It’s been a long time since nVidia graphics card fans, who also happen to like AMD CPUs, have had some good news. For many months, there has been no love for the SLI goodness that many of those users have been wanting.
The use of the HydraLogix chipset, developed by LucidLogix, was only available on a few motherboards, and the results were less than overwhelming, so most wanting the killer graphics of an SLI setup either tried to make an ATi CrossFire setup work, and accept the limitations of the frequently buggy drivers, or saved up much more money for a massively endowed (with memory) and overclocked nVidia card, hoping it would do the job on its own.
Neither of those scenarios gave truly satisfying results (except perhaps for the short time when the ATi 4740s were cheap and powerful, and the drivers took a respite from mediocrity).
Now the news that nVidia realizes that, for the foreseeable future, it is out of the motherboard glue chip business, brings the word that it will now allow the licensing of SLI, both 2- and 3-way, on the upcoming AMD Bulldozer chipset motherboards. This is good news, but there are a couple of limitations which may be some bad news if you thought you might be able to do some magic on an extremely tight budget.
First, the ability to buy in will be limited to only those manufacturers who are already buying in to SLI on Intel, that means first tier manufacturers. This is good in that it means the boards will be fully scienced out, but also that you won’t be getting rock bottom pricing on your compatible motherboard. The second thing, which is going to increase your cash outlay, is that the only motherboards which will be able to support SLI (legally – we’re not talking about any of the ASRock-type efforts to get around the system in place), are the ones with the 990X and 990FX motherboards. For the uninitiated, that means the top-of-the-line boards. Again, very good in that you will not experience problems (and on the small chance you do, it will be easy to get support from the manufacturer), but you will be paying much more for a full featured motherboard (think 2 bills).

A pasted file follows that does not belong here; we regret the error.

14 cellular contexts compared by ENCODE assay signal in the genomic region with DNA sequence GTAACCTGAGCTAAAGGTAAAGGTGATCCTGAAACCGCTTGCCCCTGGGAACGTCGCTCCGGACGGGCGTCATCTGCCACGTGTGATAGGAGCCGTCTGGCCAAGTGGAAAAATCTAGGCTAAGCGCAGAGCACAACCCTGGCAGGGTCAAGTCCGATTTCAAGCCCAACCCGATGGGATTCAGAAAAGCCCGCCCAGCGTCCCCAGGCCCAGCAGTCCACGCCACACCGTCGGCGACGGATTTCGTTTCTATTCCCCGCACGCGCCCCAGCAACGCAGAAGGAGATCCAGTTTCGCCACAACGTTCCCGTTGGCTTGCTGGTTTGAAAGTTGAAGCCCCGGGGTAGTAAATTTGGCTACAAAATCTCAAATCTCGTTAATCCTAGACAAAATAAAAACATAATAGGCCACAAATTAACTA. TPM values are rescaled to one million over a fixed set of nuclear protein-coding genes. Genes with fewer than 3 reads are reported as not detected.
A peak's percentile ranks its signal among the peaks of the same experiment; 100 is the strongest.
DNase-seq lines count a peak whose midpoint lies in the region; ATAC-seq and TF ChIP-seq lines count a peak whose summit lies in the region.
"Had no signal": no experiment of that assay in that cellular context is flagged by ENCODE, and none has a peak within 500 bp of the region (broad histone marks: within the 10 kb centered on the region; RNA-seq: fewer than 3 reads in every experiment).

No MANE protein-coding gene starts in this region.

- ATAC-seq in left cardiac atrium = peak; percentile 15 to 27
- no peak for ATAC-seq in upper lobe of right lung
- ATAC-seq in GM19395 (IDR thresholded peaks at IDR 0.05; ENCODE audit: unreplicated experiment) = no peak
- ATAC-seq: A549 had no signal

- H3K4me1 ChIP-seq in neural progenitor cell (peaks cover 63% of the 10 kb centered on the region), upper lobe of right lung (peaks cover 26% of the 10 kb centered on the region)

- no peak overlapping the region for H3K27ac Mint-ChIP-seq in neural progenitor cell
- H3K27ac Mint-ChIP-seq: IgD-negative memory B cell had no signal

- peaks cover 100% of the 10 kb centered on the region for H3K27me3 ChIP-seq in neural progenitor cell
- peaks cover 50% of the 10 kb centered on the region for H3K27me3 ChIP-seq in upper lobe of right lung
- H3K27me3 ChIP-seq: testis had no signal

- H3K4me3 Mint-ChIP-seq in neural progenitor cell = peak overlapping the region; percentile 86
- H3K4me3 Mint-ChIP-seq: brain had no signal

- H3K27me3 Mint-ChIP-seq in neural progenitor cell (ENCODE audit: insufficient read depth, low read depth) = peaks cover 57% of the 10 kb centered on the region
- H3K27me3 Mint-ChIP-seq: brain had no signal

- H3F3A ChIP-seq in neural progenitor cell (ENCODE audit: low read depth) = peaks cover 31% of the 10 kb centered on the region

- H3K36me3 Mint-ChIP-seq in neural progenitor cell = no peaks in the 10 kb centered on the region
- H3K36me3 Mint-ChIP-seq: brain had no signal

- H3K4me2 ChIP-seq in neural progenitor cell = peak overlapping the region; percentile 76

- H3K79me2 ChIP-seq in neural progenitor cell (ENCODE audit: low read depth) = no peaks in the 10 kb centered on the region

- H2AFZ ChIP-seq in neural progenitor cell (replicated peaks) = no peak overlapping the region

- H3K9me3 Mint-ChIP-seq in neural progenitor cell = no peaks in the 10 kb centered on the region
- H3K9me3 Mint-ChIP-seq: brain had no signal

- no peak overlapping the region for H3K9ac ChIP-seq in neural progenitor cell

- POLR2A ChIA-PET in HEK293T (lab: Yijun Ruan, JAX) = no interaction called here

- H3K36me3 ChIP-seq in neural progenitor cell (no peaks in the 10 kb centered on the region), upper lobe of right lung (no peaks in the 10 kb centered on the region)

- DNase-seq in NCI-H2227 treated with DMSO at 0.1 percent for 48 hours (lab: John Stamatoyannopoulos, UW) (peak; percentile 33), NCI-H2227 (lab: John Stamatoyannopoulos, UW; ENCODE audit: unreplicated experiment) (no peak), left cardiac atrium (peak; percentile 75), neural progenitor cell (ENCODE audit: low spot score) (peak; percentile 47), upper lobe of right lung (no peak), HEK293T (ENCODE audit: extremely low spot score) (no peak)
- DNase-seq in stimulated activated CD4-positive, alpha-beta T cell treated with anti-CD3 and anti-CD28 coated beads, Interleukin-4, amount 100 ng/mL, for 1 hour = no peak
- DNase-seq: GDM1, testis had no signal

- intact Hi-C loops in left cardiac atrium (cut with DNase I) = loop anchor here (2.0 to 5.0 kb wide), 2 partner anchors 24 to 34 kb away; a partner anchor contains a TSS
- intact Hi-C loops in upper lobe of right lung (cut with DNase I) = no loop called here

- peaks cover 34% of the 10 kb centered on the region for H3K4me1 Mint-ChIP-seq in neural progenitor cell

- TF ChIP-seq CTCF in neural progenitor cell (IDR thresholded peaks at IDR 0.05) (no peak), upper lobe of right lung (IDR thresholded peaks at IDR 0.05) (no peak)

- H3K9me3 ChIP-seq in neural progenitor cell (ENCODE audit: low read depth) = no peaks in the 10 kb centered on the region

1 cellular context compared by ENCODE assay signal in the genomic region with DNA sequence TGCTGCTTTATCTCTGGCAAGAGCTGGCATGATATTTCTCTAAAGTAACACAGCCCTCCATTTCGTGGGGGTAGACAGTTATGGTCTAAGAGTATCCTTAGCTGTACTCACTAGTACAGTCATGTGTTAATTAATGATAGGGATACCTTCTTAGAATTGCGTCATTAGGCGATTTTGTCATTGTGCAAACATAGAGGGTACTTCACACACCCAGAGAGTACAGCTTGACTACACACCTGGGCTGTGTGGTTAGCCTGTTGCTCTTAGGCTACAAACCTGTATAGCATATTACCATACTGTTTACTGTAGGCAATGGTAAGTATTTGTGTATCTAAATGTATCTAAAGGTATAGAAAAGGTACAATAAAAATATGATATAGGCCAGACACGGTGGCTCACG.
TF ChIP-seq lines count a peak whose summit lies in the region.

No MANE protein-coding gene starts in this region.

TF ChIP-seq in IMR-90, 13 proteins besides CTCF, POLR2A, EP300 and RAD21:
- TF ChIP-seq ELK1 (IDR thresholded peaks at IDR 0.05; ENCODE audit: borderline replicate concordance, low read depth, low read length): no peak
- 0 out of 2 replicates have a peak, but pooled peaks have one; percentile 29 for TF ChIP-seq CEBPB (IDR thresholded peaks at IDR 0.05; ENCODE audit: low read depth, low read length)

Less important to many is that no support of the nF200 chipset will be available, and the same support needed on Intel boards from the SBIOS, will be needed on the Bulldozer boards.
Because the LucidLogix chipset did not really hamper, just did not improve upon, the use of SLI in otherwise non-supported motherboards, I look for at least one manufacturer to release a similar motherboard for Bulldozer. It will most likely be MSI, but there is a chance that ASRock will do the same, trying to carve out a little more top-end market share.
The one bad thing about this for the early buyer is that it probably will be some time before the best implementation of SLI support on the newest AMD motherboards is determined. A bit of waiting will be needed to obtain the best example.
Another bad thing, for those thinking that there might be some backporting of this SLI goodness to older chipsets is that AMD board manufacturers are expressly forbidden from doing any of that for the standard 9xx series boards, as well as any of the 7xx or 8xx series motherboards. So there’ll be no upgrade to an SLI setup with older AMD AM-2, or AM2+ CPUs. It will have to be an AMD AM3 CPU or a Bulldozer in those T-O-L 990 motherboards, or some other arrangement, as there will be no compromise on that point, either.